Pony Tail Falls, Columbia River Gorge, Oregon (OR), USA

Am I An Effective Landscape Photographer?

Tom McCall Nature Preserve, Oregon (OR), USA

So – you’ve got the brand new Canon 5D MKIII or the Nikon D800, and you’ve stocked up on the most expensive lenses money can buy. And maybe now you think you are all set to conquer the world of landscape photography. Right? Well… we’re guessing you know it’s not that easy. Buying the gear is the easy part. Now it’s time to head out into the field.

Some photographers spend hours reading every single review of the latest cameras. They study the MTF curves for each lens in their collection, and indulge in countless debates about the best gear for pursuing their landscape photography passion. But sometime they forget to consider something more important – what to photograph, and how to get a good shot.

I’m not talking about improving your technical or processing skills. No. This is about your effectiveness as a photographer in the field. Ask yourself – can I consistently capture effective images when I am on location?

  • Tom McCall Nature Preserve, Oregon (OR), USA
  • Pony Tail Falls, Columbia River Gorge, Oregon (OR), USA

During interviews, we are often asked, “How much time do you spend on location?” To answer this question, let’s take a look at a typical year for us. We traveled to Florida, California, Utah, Oregon, Nicaragua, Denver, and Hawaii. For an example of a typical photography trip, consider our trip to Oregon. We spent 3 full days hiking, exploring, and shooting in the Columbia River Gorge and the surrounding area. To date, I have processed 14 unique images (photos with completely different compositions) that will make it to my portfolio. Sometimes we’ll shoot more, and sometimes less… but 14 shots is a nice average for a short photography trip.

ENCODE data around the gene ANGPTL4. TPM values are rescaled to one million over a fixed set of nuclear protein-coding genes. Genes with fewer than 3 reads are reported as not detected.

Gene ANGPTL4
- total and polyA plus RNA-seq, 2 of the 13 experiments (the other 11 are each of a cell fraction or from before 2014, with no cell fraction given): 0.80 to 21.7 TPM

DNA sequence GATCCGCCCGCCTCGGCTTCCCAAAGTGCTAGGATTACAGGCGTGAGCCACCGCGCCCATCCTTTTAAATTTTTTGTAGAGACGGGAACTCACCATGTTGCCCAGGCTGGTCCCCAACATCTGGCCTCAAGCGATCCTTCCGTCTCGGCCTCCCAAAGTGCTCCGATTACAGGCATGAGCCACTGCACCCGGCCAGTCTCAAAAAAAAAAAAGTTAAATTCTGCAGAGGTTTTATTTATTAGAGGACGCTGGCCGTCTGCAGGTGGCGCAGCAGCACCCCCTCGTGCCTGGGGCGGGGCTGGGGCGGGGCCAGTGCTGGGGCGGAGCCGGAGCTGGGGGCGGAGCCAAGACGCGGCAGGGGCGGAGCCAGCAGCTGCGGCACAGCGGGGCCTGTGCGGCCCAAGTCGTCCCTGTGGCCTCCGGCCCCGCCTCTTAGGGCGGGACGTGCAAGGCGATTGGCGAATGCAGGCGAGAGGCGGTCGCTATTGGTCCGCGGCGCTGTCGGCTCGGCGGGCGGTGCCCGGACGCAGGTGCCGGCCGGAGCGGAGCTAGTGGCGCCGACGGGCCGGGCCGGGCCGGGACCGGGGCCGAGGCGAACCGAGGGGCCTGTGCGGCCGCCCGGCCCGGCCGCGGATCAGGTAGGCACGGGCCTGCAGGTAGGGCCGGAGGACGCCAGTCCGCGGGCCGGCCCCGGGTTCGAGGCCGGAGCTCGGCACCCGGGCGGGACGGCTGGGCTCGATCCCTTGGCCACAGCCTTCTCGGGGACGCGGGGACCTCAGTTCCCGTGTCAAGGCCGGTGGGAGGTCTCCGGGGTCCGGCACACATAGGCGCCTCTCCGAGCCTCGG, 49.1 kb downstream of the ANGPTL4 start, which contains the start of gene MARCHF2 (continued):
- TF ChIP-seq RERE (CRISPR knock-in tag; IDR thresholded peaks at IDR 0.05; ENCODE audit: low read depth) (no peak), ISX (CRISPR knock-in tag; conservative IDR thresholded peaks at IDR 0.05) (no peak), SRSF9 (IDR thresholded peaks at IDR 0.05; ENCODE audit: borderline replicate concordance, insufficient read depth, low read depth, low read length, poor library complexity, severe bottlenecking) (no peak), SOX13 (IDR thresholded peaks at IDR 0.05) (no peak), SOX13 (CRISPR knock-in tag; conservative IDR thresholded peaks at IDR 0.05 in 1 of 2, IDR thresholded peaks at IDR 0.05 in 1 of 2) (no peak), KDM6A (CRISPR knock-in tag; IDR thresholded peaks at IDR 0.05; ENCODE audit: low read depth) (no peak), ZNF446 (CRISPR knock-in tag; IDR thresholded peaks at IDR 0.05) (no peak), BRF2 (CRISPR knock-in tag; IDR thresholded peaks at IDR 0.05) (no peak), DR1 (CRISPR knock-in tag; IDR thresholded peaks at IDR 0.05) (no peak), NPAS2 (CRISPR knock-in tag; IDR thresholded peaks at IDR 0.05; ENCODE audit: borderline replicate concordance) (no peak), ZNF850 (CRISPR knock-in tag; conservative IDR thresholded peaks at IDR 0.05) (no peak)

Punch Bowl Falls, Columbia River Gorge, Oregon (OR), USA

So how can I produce a few good images per day on a consistent basis?  It comes down to research and field techniques that allow us to shoot in a variety of different light conditions. Before we go out, we research weather patterns, tides, seasonal colors, phases of the moon, climate, flora, fauna, and locations. We often contact local photographers and pick their brains about the local landscapes. Based upon this research, we try to choose the locations that will allow us to maximize the probability of getting a good photograph at the time we plan to travel to the location. When we arrive at the location, our plans will always be fluid. They will change based upon weather patterns as necessary.

How much time do you devote to research and field techniques vs developing your technical and processing skills? Does the time spent researching locations help you make the most of your time on location?

 

About Author Jay Patel

I could startoff like this – “Seeds of Jay Patel’s appreciation for beautiful places were planted early in his childhood….” but it would get boring really fast. I will just sum it up and say that I am a Landscape and Wilderness Photographer who loves to capture dramatic light. My photographs have been published in various magazines, calendars and advertising materials throughout the world.

Patience is a virtue...unless you are chasing your dreams

Landscape

Free Landscape Photography eBooks

Build a stunning portfolio with Free eBooks, Photo Tips, Inspirational Stories, & Discounts from InFocus Newsletter.

Please check your email to confirm your subscription

2 replies
  1. James Vodicka
    James Vodicka says:

    Research is key. I have noticed that once you have your gear and technique pretty well sorted, the biggest factor it comes down to is the quality of your planning. To get a shot in the right light, from the best angle and with a minimum amount of unforeseen issues, the time spent behind the computer researching is the most important step of them all.

    Reply

Leave a Reply

Want to join the discussion?
Feel free to contribute!

Leave a Reply

Your email address will not be published. Required fields are marked *

Please prove that you are human by solving the equation * Time limit is exhausted. Please reload CAPTCHA.